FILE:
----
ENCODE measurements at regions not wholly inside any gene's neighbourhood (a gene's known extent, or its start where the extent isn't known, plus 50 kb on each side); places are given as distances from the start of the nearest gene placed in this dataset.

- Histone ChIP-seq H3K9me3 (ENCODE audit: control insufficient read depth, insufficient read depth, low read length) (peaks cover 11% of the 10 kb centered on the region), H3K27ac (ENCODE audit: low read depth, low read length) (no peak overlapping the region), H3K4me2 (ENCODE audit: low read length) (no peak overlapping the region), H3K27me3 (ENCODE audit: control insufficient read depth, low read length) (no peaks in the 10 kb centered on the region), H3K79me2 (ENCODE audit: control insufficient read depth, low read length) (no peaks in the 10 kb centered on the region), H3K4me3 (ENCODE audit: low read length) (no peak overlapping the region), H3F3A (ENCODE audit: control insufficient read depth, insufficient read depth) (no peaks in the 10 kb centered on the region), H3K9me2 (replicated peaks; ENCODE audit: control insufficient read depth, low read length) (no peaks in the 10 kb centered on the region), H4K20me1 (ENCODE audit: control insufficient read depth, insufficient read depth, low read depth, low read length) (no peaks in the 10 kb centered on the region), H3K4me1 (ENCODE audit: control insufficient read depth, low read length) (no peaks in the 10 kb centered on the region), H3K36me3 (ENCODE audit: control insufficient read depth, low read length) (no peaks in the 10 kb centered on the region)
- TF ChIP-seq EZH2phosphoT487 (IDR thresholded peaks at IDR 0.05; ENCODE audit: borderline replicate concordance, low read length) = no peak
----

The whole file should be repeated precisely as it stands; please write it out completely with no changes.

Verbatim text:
ENCODE measurements at regions not wholly inside any gene's neighbourhood (a gene's known extent, or its start where the extent isn't known, plus 50 kb on each side); places are given as distances from the start of the nearest gene placed in this dataset.

- Histone ChIP-seq H3K9me3 (ENCODE audit: control insufficient read depth, insufficient read depth, low read length) (peaks cover 11% of the 10 kb centered on the region), H3K27ac (ENCODE audit: low read depth, low read length) (no peak overlapping the region), H3K4me2 (ENCODE audit: low read length) (no peak overlapping the region), H3K27me3 (ENCODE audit: control insufficient read depth, low read length) (no peaks in the 10 kb centered on the region), H3K79me2 (ENCODE audit: control insufficient read depth, low read length) (no peaks in the 10 kb centered on the region), H3K4me3 (ENCODE audit: low read length) (no peak overlapping the region), H3F3A (ENCODE audit: control insufficient read depth, insufficient read depth) (no peaks in the 10 kb centered on the region), H3K9me2 (replicated peaks; ENCODE audit: control insufficient read depth, low read length) (no peaks in the 10 kb centered on the region), H4K20me1 (ENCODE audit: control insufficient read depth, insufficient read depth, low read depth, low read length) (no peaks in the 10 kb centered on the region), H3K4me1 (ENCODE audit: control insufficient read depth, low read length) (no peaks in the 10 kb centered on the region), H3K36me3 (ENCODE audit: control insufficient read depth, low read length) (no peaks in the 10 kb centered on the region)
- TF ChIP-seq EZH2phosphoT487 (IDR thresholded peaks at IDR 0.05; ENCODE audit: borderline replicate concordance, low read length) = no peak